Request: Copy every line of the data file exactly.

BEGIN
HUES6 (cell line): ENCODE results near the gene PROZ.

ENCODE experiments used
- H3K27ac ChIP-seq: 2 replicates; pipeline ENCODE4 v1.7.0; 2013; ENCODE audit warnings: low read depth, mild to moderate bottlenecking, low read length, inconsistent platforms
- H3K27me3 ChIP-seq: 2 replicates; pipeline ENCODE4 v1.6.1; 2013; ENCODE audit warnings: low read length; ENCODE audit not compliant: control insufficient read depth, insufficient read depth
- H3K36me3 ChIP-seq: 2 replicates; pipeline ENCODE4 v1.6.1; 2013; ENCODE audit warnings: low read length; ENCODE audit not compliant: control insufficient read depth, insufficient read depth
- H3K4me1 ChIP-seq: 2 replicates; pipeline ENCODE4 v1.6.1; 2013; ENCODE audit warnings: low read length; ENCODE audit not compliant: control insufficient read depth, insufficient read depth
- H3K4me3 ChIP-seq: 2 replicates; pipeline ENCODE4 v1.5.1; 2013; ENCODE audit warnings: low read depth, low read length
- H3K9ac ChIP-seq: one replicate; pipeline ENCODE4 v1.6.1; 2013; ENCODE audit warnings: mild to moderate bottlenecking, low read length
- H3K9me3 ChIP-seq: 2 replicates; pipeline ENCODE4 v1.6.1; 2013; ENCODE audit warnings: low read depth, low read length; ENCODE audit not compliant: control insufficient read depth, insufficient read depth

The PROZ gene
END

HUES6 (cell line): ENCODE results near the gene PROZ.

ENCODE experiments used
- H3K27ac ChIP-seq: 2 replicates; pipeline ENCODE4 v1.7.0; 2013; ENCODE audit warnings: low read depth, mild to moderate bottlenecking, low read length, inconsistent platforms
- H3K27me3 ChIP-seq: 2 replicates; pipeline ENCODE4 v1.6.1; 2013; ENCODE audit warnings: low read length; ENCODE audit not compliant: control insufficient read depth, insufficient read depth
- H3K36me3 ChIP-seq: 2 replicates; pipeline ENCODE4 v1.6.1; 2013; ENCODE audit warnings: low read length; ENCODE audit not compliant: control insufficient read depth, insufficient read depth
- H3K4me1 ChIP-seq: 2 replicates; pipeline ENCODE4 v1.6.1; 2013; ENCODE audit warnings: low read length; ENCODE audit not compliant: control insufficient read depth, insufficient read depth
- H3K4me3 ChIP-seq: 2 replicates; pipeline ENCODE4 v1.5.1; 2013; ENCODE audit warnings: low read depth, low read length
- H3K9ac ChIP-seq: one replicate; pipeline ENCODE4 v1.6.1; 2013; ENCODE audit warnings: mild to moderate bottlenecking, low read length
- H3K9me3 ChIP-seq: 2 replicates; pipeline ENCODE4 v1.6.1; 2013; ENCODE audit warnings: low read depth, low read length; ENCODE audit not compliant: control insufficient read depth, insufficient read depth

The PROZ gene